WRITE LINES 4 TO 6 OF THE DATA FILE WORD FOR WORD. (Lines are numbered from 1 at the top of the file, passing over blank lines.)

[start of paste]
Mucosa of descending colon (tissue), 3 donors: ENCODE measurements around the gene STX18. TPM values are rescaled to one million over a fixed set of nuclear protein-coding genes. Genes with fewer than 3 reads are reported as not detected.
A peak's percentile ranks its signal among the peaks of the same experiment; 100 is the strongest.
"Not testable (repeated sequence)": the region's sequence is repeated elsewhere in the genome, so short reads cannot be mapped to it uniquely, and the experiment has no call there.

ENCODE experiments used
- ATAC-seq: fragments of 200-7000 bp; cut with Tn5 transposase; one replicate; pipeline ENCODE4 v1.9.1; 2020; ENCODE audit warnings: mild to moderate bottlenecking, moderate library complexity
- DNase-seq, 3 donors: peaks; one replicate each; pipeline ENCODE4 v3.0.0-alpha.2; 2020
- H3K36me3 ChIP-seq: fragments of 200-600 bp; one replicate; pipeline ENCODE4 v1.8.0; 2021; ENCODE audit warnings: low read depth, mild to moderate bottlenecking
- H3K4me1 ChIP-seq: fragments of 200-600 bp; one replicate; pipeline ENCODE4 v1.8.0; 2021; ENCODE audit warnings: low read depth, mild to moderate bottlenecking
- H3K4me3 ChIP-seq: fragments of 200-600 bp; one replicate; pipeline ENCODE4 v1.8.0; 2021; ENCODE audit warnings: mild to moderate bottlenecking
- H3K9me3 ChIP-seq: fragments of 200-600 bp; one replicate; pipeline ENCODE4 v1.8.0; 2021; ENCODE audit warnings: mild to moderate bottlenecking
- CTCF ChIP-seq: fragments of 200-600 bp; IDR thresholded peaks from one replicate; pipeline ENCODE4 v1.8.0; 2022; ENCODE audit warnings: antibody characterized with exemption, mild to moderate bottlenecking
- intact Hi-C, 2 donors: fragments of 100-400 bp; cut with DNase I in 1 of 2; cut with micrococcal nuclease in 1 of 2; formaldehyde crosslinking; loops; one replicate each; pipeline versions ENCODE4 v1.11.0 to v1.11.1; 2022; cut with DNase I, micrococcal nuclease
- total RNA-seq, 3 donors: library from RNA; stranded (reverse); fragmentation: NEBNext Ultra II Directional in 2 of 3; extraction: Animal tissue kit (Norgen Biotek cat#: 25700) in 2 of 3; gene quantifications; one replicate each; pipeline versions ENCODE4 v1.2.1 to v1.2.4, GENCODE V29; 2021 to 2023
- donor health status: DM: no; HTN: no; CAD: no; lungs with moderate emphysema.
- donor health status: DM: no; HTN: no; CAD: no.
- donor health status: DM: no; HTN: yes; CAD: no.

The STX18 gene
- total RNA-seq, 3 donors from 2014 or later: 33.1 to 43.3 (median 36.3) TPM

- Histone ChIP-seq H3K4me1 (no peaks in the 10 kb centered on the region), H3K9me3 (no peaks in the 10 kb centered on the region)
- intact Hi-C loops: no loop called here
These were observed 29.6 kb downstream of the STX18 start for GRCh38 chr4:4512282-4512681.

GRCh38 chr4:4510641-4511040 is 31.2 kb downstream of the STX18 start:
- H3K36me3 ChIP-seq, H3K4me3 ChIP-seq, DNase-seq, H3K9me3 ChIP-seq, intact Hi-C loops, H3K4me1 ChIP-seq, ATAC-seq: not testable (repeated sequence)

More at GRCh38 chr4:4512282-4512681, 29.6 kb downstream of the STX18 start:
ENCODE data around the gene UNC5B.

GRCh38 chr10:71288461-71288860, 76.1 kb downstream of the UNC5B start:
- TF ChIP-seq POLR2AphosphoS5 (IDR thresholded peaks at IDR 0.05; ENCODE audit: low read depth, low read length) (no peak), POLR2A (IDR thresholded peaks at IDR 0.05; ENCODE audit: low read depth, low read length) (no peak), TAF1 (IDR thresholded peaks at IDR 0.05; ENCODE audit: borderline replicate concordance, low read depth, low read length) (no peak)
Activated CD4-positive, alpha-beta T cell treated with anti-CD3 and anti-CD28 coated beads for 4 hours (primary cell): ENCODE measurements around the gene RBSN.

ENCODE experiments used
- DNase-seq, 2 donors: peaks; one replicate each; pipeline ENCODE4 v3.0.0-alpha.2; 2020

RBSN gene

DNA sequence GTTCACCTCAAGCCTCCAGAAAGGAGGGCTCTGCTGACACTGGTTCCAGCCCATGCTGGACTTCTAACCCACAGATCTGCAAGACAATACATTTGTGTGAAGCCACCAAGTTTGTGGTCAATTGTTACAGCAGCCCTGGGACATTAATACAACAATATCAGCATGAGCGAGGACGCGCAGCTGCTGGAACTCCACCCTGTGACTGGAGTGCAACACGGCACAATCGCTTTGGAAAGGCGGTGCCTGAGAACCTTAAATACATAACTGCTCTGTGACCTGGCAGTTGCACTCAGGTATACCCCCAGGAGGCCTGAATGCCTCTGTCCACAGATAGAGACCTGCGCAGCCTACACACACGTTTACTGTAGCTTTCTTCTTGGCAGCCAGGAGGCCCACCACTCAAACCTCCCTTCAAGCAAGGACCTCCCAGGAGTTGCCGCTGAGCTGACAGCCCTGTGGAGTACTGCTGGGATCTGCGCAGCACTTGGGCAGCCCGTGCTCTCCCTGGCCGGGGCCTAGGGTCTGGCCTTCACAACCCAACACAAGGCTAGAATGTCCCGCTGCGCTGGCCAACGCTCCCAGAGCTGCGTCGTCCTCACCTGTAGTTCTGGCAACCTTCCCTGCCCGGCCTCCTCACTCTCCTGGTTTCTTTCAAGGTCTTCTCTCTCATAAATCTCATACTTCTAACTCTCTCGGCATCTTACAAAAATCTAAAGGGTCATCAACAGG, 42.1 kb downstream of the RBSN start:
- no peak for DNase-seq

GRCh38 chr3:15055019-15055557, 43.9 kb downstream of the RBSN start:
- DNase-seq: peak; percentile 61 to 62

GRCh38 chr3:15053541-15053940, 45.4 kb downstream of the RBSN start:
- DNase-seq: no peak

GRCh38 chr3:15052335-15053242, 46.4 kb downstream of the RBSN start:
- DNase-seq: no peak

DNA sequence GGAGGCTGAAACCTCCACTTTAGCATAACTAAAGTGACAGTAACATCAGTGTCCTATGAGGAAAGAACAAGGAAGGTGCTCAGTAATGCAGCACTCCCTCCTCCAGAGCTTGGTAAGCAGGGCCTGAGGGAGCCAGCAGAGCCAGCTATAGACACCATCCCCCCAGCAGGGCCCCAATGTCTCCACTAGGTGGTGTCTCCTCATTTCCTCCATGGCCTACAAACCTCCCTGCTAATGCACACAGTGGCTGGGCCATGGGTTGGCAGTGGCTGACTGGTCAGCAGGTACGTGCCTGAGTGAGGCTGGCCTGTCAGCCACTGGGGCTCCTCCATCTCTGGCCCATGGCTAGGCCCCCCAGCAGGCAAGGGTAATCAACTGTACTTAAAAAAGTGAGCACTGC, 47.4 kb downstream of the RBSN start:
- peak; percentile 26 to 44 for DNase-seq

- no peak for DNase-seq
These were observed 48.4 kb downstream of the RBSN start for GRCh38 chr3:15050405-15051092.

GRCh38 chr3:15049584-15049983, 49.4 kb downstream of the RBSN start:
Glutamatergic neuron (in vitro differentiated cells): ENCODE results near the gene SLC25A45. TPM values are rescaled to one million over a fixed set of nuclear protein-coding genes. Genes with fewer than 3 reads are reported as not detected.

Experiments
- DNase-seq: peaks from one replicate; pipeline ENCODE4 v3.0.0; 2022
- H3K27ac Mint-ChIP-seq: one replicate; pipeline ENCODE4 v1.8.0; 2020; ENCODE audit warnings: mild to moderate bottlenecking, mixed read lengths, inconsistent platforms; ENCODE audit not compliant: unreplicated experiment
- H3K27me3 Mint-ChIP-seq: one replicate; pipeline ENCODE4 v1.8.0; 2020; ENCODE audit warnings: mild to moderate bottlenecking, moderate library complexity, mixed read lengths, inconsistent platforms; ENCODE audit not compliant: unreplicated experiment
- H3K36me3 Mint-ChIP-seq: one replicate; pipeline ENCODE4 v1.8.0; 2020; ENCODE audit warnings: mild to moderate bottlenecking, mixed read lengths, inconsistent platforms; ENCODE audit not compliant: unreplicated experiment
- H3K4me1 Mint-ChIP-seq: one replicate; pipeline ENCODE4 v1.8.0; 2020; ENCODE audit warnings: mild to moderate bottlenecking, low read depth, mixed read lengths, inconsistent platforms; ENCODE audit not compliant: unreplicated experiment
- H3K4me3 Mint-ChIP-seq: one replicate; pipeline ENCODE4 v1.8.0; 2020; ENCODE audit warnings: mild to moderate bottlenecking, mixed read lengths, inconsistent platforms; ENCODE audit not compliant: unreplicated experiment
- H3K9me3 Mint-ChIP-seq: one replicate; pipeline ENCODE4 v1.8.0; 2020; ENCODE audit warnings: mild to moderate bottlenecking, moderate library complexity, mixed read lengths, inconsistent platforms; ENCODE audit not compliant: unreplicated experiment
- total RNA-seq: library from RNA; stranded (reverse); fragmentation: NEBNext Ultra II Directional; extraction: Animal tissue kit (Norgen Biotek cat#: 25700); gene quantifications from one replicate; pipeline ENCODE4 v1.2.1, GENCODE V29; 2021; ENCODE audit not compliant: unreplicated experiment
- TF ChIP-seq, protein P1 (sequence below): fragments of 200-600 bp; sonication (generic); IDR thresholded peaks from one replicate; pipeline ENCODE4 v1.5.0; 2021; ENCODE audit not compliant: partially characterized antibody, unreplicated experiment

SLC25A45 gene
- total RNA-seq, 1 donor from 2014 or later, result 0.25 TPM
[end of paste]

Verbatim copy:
ENCODE experiments used
- ATAC-seq: fragments of 200-7000 bp; cut with Tn5 transposase; one replicate; pipeline ENCODE4 v1.9.1; 2020; ENCODE audit warnings: mild to moderate bottlenecking, moderate library complexity
- DNase-seq, 3 donors: peaks; one replicate each; pipeline ENCODE4 v3.0.0-alpha.2; 2020